Wales need to find balance at outside-half, scanning rather than determining in advance and mixing up play, while it is also a big year for Sexton and Ireland who have had a highly structured approach in the Joe Schmidt years. Sexton with the Lions in Australia was a different, more reactive player and if last weekend was a yardstick, next year’s series is highly unlikely to be won with the boot.

South Africa’s new head coach Allister Coetzee started the year with Pat Lambie as his 10 in place of the injured Handre Pollard, quickly dumping him for Elton Jantjies, an attacking fly-half who had helped the Lions reach the Super Rugby final. Coetzee proclaimed he wanted to make his side more offensive, but opted for Steyn after a 41-13 defeat to New Zealand in Christchurch. They will arrive in Europe unsure about their direction of travel.

Australia’s heavy defeat to New Zealand prompted their head coach, Michael Cheika, to dust down Quade Cooper, a maverick 10 who has curbed some of his natural instincts so far. The Wallabies, the Springboks and Argentina will find comfort on their European tour in meeting opponents largely of similar quality, and none with the attacking menace of the All Blacks.

England should be an exception, if they have enough fit players to start the series. Farrell has yet to play this season, and while he would be at 12, Ford would have to assume the kicking duties, something he has not always been comfortable with in the past. While Ford has the ability to bounce back after a poor performance, he often struggles to right the ship when it goes off course during a match.

Barrett is not a goal-kicker in the mould of Steyn or Wilkinson, but for the moment that does not bother the All Blacks. Tries are their business.

Springbok strife

South Africa’s meeting of coaches next week to discuss the way forward for the professional game in the country is timely. Last weekend’s record home defeat by New Zealand has shown that the problems facing the Springboks go beyond the national head coach.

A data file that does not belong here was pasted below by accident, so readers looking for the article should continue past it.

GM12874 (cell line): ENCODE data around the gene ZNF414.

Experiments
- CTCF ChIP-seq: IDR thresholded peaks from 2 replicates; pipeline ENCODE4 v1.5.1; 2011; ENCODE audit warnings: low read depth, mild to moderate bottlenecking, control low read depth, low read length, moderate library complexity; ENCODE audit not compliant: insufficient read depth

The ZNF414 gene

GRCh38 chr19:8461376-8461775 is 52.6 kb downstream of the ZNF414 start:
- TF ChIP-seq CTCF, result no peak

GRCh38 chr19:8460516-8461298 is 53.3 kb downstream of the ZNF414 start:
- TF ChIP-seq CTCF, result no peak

At the start of the year, New Zealand, Australia and South Africa made up the top three in the world rankings after a World Cup in which Europe failed to provide a semi-finalist. England, eighth then, have risen to second after Eddie Jones’s 100% start.

The Wallabies and the Springboks are third and fourth respectively, but with European tours to come next month, at least one of them may find themselves in the second band of seeds in next May’s World Cup group draw. The once mighty are falling.

South Africa’s captain Adriaan Strauss walks on the touchline after being substituted during the South Africa’s heavy defeat to New Zealand © Provided by Guardian News South Africa’s captain Adriaan Strauss walks on the touchline after being substituted during the South Africa’s heavy defeat to New Zealand

The Cape Town meeting (or indaba) is being facilitated by Brendan Venter, the former South Africa centre who was the influence behind the rise of Saracens from also-rans to Premiership and European champions. Super Rugby coaches will attend, along with the Springbok management team and the players’ association. The agenda will include coming up with plans to ensure South Africa “remains a leading rugby nation”.

Jake White, the coach who led South Africa to the 2007 World Cup, the last time they reached the final, will not be present as he plots Montpellier’s campaign in the European Champions Cup; neither will his successor, Peter de Villiers, who is working in Namibia.

“I cannot see the indaba making any difference,” said White. “Things have been coming for a while now, the result of decisions made 10 years ago, and the question that has to be asked by those running the game is whether they are happy to be consistently among the top five in the world or if they want to be No1.

“If it is the latter and you allow players to go overseas to play, it does not fit with the mission. Every decision taken should be with getting to No1 in the world in mind and anything that does not improve the Springboks should not be implemented.”

Talking about next month’s tour to Europe, he went on: “There is not a magic wand you can wave to make everything right in four weeks otherwise everyone would be doing it. The players are giving their all and I feel sorry for everyone involved because it cannot be any fun: they are living their dream but it has become a nightmare.”

Another former South Africa coach, Nick Mallett, believes the Rugby Championship has become a two-division tournament – New Zealand and the rest. “It is like the difference between night and day,” he said. “We are around the same standard as Argentina and Australia, B division sides.